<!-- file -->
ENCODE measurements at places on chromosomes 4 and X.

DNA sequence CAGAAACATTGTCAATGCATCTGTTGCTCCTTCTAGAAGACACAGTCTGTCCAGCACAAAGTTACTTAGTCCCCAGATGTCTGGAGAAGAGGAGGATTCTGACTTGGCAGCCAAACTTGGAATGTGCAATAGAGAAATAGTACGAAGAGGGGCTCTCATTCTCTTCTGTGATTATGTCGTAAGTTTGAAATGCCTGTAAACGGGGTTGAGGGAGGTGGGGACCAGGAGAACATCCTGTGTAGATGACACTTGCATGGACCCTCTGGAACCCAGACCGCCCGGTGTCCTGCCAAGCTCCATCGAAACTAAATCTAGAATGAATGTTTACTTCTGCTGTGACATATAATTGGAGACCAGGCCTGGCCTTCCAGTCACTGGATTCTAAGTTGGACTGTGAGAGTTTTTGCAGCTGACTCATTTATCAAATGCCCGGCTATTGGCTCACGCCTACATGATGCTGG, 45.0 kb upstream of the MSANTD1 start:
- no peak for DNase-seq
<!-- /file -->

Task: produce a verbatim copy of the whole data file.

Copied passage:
ENCODE measurements at places on chromosomes 4 and X.

DNA sequence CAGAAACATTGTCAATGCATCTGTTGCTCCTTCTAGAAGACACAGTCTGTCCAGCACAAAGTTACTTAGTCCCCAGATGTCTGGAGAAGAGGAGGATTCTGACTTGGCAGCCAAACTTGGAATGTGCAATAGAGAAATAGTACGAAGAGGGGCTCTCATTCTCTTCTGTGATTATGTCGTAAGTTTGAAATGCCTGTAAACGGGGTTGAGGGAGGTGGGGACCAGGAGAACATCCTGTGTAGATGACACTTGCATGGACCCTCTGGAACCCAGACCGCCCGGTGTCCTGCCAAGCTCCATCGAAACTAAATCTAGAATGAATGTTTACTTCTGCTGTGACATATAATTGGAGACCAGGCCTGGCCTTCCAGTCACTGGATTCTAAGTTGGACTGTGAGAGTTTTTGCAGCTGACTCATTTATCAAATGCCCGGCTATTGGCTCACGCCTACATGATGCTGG, 45.0 kb upstream of the MSANTD1 start:
- no peak for DNase-seq